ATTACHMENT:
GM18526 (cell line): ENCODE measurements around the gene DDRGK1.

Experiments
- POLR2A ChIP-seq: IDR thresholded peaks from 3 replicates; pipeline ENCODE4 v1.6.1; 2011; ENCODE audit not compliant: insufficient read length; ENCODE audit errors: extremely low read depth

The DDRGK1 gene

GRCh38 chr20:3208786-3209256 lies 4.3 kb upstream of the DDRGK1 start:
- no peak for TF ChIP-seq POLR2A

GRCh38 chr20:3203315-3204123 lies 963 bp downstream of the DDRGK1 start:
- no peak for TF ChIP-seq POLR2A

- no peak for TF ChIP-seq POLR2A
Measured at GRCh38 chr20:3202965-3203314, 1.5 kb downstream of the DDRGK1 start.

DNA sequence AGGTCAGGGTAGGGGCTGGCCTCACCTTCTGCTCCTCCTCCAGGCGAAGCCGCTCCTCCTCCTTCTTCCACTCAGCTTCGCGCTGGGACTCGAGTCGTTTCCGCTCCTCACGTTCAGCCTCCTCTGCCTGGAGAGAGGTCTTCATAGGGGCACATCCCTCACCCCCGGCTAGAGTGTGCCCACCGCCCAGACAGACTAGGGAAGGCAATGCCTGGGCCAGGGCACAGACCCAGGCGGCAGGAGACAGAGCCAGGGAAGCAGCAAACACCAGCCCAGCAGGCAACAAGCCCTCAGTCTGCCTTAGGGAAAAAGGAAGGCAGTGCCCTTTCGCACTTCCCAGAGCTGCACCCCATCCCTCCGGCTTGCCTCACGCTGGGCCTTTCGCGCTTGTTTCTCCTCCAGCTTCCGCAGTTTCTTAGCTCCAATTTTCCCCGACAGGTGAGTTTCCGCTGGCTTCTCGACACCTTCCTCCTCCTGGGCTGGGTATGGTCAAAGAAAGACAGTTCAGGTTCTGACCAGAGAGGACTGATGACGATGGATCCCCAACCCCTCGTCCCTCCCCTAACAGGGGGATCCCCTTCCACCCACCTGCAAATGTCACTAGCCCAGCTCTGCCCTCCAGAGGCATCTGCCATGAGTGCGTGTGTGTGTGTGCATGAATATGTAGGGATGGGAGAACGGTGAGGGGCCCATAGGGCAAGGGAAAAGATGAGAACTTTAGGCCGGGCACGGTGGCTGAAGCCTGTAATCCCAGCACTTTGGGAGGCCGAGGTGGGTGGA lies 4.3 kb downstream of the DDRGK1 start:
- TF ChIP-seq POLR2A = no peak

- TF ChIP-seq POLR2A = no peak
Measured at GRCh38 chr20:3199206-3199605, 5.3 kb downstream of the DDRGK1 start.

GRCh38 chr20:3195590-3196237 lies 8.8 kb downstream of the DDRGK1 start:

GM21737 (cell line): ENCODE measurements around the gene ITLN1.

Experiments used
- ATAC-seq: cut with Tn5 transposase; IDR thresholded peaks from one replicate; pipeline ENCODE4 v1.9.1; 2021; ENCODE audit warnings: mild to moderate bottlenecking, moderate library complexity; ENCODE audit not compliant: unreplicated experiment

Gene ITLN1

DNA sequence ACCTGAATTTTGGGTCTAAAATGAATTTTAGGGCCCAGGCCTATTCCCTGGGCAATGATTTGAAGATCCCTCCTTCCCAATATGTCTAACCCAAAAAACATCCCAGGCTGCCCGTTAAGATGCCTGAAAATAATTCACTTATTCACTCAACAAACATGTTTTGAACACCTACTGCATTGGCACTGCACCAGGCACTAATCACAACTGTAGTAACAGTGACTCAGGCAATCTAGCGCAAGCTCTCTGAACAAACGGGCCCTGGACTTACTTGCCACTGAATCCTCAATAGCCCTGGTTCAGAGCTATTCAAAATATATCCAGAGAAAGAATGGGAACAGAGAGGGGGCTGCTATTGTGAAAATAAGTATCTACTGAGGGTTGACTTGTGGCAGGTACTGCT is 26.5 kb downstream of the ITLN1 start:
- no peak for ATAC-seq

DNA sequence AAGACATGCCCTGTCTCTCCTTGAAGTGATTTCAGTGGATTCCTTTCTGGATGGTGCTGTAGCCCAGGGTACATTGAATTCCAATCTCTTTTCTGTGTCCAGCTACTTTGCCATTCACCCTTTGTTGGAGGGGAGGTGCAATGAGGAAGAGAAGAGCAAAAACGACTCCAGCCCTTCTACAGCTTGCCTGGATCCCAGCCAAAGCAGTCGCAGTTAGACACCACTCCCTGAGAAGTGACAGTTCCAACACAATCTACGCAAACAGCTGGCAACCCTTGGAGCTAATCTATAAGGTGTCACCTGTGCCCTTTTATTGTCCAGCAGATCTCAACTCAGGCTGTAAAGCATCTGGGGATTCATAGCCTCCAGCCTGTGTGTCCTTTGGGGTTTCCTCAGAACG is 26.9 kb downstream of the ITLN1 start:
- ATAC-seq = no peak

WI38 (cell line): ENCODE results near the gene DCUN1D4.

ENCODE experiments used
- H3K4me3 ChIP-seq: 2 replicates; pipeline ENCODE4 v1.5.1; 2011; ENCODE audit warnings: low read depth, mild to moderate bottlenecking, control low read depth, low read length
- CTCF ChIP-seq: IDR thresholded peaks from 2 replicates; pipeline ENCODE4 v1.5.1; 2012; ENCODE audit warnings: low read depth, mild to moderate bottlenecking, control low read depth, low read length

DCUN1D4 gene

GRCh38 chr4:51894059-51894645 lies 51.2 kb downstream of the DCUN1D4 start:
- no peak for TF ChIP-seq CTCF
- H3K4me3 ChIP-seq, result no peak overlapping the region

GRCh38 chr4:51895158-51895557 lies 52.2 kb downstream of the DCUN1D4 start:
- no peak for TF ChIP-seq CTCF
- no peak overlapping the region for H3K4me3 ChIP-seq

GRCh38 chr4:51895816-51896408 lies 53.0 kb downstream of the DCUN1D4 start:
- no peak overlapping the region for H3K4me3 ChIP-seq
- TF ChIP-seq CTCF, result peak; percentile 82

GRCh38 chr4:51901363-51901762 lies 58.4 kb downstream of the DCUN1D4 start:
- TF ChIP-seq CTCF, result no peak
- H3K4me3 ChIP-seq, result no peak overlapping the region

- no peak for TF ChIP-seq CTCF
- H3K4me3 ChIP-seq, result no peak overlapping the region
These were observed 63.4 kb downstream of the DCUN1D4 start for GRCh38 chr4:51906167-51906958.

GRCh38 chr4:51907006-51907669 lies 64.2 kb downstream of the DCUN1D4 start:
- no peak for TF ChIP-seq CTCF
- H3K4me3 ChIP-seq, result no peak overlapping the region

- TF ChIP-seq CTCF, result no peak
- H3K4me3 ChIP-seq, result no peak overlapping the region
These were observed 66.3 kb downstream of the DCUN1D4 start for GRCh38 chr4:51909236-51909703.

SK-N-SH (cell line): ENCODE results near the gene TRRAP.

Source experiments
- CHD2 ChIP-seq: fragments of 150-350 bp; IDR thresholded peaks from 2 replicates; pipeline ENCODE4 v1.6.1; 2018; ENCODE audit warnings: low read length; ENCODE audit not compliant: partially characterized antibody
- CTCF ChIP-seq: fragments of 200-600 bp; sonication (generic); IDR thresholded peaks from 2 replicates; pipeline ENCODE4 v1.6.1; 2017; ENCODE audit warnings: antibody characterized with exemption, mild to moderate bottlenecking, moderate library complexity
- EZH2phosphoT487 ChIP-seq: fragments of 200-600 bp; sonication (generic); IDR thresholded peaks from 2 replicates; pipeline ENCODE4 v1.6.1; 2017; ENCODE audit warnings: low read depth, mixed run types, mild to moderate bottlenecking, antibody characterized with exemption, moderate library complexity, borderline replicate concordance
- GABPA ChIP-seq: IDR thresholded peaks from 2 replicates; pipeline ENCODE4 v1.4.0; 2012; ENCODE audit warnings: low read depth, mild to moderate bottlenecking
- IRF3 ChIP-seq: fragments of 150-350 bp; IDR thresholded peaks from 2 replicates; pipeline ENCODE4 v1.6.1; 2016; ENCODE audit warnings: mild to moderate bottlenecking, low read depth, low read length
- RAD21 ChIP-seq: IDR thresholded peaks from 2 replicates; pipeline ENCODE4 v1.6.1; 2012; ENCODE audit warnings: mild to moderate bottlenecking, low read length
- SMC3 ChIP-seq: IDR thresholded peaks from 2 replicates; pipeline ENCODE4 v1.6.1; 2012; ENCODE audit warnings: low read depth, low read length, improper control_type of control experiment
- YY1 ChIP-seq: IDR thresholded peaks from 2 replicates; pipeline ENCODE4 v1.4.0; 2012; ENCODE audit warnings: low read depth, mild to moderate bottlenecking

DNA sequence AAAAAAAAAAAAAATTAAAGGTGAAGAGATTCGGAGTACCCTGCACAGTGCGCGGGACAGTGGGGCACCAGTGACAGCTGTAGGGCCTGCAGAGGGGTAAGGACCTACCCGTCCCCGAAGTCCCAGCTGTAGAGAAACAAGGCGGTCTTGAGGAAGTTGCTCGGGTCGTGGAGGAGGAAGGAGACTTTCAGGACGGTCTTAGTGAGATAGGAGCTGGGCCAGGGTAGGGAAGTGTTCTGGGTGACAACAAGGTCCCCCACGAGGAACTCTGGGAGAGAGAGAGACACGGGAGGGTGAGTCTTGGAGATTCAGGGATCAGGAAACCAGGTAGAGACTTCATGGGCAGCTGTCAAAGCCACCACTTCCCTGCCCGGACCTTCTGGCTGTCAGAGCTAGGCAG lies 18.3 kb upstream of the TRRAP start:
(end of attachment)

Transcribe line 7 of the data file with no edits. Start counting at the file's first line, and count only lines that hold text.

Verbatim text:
GRCh38 chr20:3203315-3204123 lies 963 bp downstream of the DDRGK1 start: